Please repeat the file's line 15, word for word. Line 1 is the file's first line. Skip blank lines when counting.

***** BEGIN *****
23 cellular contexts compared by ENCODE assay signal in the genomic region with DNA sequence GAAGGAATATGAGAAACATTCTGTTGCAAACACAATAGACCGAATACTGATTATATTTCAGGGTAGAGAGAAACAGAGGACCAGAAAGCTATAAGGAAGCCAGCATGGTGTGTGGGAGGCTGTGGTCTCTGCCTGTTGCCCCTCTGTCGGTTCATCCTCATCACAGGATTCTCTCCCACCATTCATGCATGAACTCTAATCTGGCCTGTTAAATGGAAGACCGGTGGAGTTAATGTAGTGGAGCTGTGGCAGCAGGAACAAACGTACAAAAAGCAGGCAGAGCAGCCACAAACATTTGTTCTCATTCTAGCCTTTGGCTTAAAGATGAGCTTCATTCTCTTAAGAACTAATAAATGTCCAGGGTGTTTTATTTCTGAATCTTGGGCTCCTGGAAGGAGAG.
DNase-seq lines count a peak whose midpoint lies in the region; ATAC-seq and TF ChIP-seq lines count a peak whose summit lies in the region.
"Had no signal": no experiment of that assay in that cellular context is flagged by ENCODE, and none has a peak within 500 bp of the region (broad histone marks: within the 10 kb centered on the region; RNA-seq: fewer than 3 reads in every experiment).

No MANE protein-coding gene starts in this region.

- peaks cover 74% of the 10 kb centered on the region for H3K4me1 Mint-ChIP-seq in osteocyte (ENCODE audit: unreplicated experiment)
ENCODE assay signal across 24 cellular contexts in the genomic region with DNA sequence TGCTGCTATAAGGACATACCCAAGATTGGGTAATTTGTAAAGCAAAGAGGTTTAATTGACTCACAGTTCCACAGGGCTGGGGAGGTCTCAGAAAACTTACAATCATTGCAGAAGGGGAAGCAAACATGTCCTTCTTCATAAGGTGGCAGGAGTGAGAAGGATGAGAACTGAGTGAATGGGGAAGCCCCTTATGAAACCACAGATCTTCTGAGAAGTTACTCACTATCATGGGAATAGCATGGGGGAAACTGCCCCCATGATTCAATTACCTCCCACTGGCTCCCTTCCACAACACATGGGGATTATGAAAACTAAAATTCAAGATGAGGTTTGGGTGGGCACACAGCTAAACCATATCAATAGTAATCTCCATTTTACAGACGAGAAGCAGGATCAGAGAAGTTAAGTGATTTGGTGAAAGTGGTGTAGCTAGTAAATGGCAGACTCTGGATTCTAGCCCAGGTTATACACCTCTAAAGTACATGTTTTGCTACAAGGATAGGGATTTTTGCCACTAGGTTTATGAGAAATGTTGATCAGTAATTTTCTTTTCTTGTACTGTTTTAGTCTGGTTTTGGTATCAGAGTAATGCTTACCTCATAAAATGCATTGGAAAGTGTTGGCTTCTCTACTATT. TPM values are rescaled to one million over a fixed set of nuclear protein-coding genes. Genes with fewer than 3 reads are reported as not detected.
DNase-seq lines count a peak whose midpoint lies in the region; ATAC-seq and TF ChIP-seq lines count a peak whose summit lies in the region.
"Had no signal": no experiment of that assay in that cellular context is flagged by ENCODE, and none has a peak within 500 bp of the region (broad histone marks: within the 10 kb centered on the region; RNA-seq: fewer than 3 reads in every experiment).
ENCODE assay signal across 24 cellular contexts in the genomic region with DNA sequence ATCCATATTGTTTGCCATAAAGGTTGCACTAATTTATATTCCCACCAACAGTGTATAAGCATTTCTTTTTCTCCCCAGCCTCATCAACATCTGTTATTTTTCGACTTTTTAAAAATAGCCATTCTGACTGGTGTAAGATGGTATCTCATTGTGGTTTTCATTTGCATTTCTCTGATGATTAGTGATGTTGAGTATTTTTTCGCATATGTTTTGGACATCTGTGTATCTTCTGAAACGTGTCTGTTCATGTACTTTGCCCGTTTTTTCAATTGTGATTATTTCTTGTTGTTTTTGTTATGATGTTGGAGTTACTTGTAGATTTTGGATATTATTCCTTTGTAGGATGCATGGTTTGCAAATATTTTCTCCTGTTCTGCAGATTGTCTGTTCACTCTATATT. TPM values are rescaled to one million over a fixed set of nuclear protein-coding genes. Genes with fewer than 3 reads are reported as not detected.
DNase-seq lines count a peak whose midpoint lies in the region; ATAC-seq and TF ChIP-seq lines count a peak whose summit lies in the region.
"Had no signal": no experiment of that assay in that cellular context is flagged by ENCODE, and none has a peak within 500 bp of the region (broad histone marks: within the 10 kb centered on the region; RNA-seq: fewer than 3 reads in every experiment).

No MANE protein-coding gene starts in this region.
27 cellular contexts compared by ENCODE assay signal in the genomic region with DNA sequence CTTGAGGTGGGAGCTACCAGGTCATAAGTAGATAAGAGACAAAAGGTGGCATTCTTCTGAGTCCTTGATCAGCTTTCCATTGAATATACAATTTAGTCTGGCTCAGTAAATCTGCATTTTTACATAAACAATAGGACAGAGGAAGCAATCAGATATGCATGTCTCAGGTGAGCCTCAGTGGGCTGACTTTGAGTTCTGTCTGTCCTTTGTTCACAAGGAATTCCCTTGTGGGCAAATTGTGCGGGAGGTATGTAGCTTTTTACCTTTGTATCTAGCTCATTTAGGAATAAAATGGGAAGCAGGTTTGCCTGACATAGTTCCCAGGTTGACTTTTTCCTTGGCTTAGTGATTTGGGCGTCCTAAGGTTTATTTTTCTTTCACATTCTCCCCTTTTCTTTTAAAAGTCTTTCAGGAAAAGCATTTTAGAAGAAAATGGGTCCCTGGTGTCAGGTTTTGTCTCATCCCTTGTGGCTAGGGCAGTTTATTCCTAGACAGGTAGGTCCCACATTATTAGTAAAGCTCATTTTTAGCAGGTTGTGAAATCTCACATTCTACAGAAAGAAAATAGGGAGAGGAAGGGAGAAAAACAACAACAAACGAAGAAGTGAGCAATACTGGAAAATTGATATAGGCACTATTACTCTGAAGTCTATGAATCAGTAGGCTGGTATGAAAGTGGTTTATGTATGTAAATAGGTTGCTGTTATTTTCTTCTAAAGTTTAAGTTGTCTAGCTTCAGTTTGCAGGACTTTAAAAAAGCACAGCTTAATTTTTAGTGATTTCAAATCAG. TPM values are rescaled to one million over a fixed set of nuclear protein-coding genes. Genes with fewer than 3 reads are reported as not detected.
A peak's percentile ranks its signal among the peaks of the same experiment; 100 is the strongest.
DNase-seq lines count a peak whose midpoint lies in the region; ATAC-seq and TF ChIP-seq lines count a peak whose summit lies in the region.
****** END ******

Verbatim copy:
DNase-seq lines count a peak whose midpoint lies in the region; ATAC-seq and TF ChIP-seq lines count a peak whose summit lies in the region.